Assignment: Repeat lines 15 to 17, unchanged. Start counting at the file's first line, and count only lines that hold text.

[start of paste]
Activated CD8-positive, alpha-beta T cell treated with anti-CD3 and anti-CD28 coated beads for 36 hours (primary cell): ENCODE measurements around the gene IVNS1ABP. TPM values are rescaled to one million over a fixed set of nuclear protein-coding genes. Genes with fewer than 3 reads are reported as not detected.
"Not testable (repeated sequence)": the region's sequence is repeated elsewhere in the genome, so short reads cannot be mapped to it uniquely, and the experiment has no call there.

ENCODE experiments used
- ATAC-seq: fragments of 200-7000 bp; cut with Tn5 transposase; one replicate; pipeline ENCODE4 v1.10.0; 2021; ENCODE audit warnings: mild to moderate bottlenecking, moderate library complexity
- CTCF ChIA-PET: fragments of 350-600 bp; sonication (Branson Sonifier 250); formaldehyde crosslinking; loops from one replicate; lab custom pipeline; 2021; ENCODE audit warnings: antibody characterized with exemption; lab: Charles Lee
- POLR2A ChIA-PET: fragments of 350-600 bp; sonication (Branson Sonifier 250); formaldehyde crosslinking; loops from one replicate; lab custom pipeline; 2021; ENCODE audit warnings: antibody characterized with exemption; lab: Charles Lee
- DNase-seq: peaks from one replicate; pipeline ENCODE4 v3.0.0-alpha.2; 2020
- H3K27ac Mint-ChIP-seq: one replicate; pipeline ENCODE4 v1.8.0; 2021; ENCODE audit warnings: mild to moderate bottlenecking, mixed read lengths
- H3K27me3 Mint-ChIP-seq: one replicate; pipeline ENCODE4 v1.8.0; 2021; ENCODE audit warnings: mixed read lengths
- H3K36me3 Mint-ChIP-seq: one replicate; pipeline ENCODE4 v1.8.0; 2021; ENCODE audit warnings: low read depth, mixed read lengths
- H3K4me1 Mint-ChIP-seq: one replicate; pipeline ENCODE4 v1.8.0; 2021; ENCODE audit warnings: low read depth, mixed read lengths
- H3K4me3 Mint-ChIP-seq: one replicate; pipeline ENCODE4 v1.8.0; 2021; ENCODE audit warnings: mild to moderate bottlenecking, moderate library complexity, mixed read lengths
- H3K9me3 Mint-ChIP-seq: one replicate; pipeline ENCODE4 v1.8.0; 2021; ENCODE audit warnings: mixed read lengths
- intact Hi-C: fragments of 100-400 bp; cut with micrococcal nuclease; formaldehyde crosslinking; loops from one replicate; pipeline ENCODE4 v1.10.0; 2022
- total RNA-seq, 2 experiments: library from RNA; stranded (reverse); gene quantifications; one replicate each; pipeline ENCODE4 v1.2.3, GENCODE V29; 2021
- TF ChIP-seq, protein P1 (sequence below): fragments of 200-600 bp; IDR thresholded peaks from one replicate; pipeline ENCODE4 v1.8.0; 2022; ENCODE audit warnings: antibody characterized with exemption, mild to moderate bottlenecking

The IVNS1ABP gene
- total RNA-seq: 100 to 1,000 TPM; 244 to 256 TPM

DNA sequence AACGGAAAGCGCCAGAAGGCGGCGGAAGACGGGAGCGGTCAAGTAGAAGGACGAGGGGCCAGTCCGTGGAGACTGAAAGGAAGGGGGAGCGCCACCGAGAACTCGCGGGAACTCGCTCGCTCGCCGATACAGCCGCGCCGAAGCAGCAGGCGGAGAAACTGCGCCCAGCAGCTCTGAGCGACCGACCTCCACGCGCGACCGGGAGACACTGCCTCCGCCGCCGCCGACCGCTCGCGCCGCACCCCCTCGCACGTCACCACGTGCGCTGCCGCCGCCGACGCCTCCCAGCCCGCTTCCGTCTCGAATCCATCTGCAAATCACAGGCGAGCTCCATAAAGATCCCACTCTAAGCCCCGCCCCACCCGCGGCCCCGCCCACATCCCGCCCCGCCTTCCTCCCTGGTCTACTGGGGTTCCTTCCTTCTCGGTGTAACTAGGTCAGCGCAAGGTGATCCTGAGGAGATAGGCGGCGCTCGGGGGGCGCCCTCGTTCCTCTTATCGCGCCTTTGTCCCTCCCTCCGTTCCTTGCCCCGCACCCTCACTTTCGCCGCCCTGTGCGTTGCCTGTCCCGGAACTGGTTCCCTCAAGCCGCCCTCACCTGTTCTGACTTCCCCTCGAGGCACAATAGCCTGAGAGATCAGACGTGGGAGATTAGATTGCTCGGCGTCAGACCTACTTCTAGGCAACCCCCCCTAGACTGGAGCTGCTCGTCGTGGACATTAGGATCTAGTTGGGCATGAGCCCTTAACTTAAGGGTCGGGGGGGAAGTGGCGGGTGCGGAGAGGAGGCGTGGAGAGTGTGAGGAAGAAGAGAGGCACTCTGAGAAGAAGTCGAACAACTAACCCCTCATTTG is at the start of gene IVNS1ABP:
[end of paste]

- total RNA-seq, 2 experiments: library from RNA; stranded (reverse); gene quantifications; one replicate each; pipeline ENCODE4 v1.2.3, GENCODE V29; 2021
- TF ChIP-seq, protein P1 (sequence below): fragments of 200-600 bp; IDR thresholded peaks from one replicate; pipeline ENCODE4 v1.8.0; 2022; ENCODE audit warnings: antibody characterized with exemption, mild to moderate bottlenecking

The IVNS1ABP gene